You've seen the news reports and read the dire financial predictions. But what do they mean for your practice? Don't expect
a change anytime soon, says Gary Glassman, CPA, a veterinary financial consultant and partner with Burzenski and Co. in East
Haven, Conn. "It will still be a while," Glassman says. "This industry won't turn around until unemployment begins to decrease
and consumer spending confidence improves." That's because spending money for veterinary care is a consumer decision. Certain
services are more discretionary than others, but you likely know of a few clients who no longer come in for regularly scheduled
vaccinations. "When people begin working again and feeling safe in their jobs, they'll be more willing to pay for veterinary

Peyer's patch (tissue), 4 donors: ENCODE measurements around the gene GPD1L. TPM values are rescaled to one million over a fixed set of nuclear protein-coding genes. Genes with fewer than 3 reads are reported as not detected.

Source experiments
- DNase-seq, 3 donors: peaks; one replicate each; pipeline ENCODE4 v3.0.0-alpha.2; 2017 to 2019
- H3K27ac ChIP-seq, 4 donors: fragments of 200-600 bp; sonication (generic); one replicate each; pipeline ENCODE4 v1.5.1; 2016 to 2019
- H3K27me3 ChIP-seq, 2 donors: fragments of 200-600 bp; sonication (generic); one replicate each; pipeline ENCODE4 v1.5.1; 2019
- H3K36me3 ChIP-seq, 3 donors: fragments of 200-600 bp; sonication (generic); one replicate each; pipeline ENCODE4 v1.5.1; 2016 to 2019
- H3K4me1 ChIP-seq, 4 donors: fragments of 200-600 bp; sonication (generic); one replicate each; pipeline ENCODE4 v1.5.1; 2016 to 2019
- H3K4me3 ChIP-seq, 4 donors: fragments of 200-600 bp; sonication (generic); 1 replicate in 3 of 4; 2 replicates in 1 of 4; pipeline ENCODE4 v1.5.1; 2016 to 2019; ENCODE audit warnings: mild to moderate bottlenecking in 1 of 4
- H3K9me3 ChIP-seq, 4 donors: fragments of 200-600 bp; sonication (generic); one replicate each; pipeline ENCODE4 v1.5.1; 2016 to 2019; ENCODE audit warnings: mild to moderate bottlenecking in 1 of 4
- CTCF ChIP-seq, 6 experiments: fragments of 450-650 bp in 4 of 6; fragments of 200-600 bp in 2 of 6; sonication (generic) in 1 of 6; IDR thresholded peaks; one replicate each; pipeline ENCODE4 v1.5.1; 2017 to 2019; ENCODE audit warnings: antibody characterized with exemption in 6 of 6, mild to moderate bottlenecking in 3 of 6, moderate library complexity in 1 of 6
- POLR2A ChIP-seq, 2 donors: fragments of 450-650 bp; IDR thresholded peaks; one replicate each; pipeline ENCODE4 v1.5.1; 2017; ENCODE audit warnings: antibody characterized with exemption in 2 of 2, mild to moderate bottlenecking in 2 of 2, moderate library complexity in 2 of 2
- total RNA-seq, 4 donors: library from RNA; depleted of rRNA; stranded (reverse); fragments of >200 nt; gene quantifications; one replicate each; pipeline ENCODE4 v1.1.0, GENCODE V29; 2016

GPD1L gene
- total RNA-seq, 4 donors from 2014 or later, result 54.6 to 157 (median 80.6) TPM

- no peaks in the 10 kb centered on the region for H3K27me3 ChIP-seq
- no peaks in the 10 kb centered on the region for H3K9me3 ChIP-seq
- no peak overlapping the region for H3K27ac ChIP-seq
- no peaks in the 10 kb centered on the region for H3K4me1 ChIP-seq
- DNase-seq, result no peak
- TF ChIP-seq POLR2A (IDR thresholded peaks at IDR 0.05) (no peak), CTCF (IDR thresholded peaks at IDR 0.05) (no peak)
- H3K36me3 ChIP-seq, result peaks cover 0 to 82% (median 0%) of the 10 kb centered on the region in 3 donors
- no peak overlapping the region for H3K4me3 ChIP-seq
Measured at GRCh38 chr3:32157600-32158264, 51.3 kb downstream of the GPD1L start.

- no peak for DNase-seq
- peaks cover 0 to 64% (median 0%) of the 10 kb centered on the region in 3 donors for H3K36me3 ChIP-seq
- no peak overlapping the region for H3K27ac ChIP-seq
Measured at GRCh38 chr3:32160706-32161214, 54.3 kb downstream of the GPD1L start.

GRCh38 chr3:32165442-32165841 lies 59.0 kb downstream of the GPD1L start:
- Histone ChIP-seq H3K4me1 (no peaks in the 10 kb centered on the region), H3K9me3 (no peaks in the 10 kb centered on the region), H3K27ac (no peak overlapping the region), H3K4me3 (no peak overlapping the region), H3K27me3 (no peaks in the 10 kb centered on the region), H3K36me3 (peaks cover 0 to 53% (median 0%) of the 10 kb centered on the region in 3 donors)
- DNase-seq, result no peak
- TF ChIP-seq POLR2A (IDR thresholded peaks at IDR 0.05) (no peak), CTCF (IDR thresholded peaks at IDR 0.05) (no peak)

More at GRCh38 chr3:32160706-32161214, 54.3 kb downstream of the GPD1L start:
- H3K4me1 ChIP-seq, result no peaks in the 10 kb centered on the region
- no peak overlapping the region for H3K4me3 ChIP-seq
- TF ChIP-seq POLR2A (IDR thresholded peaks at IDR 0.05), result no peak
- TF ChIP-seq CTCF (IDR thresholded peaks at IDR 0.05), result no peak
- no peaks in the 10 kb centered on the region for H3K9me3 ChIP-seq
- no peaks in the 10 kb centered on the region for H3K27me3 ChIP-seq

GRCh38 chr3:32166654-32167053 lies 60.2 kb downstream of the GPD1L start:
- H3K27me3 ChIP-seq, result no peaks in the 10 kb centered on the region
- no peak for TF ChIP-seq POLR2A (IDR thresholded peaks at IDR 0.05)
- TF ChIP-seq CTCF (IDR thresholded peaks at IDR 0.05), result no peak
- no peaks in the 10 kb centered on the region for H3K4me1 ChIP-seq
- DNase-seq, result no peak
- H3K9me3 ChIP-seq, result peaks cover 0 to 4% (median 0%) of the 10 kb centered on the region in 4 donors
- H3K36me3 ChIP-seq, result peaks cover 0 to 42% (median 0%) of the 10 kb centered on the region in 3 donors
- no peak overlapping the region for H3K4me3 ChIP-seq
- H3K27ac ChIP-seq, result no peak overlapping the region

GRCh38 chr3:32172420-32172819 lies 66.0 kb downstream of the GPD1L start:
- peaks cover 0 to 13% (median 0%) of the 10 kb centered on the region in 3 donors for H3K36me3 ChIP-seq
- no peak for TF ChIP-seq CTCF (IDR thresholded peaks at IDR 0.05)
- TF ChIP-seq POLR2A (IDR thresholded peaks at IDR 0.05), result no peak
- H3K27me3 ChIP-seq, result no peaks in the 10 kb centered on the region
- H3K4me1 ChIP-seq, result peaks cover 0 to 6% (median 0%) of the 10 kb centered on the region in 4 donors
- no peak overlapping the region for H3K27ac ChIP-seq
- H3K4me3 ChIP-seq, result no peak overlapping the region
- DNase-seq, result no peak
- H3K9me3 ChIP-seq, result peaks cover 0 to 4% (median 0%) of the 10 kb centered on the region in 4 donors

care," Glassman says.
And client spending affects your labor costs. "For the most part, we're seeing that revenue levels in most practices are down,"
Glassman says. The fact that practices are less busy and have more open appointment spots is causing more hospitals to cut
down on hiring, trim staff hours, or freeze hiring. "Nobody wants to lay anyone off," Glassman says. "And employees aren't
willing to leave their jobs, because they don't see the opportunities they have in recent years."
For your veterinary practice to thrive, your clients need peace of mind, Glassman says. For most practices, that means riding
out the recession while doing everything you can to fight it off. But don't get impatient, Glassman says. Some industries
are getting back to normal, but many pet owners are still jobless—and therefore unable to pay for veterinary care. In fact,
Glassman has consulted with a few practices that expect to be down $100,000 in sales by the end of the year compared with
2008. "Those practices have to simply hunker down and do what they can to avoid laying off employees," he says.